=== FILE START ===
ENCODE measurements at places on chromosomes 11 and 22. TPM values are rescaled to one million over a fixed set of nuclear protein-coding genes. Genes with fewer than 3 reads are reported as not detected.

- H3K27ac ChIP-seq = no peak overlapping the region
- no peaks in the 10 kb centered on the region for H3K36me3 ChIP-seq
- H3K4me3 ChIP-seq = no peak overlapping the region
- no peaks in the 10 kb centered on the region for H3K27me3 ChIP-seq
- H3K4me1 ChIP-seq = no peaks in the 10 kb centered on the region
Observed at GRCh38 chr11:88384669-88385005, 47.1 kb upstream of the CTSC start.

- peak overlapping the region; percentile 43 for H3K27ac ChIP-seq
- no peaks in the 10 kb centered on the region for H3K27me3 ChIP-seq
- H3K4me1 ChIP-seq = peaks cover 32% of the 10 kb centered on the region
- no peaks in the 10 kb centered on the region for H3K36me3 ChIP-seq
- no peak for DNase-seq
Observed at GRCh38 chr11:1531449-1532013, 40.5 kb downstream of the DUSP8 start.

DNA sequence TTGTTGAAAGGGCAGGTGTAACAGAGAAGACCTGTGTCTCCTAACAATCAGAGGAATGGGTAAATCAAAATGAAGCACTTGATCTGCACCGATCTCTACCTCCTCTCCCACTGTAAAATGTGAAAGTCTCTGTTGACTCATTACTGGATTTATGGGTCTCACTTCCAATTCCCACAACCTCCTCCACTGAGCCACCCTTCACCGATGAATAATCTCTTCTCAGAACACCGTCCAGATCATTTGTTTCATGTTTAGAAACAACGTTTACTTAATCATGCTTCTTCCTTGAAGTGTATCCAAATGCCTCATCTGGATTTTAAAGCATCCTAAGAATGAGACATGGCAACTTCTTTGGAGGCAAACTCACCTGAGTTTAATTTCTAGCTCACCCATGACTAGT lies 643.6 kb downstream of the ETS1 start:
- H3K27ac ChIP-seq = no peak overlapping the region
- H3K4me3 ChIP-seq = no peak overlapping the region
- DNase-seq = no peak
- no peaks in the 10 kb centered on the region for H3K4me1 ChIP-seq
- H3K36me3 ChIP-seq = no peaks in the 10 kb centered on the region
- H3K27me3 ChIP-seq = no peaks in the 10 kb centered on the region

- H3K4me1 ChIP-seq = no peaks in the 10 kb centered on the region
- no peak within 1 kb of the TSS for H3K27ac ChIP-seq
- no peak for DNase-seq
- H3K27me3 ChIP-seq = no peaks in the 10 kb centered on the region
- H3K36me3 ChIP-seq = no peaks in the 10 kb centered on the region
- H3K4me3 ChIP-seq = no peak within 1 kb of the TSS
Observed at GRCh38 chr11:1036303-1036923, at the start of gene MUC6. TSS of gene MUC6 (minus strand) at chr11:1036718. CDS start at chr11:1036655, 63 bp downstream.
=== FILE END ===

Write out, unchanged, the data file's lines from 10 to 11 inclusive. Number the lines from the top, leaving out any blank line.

- H3K4me1 ChIP-seq = peaks cover 32% of the 10 kb centered on the region
- no peaks in the 10 kb centered on the region for H3K36me3 ChIP-seq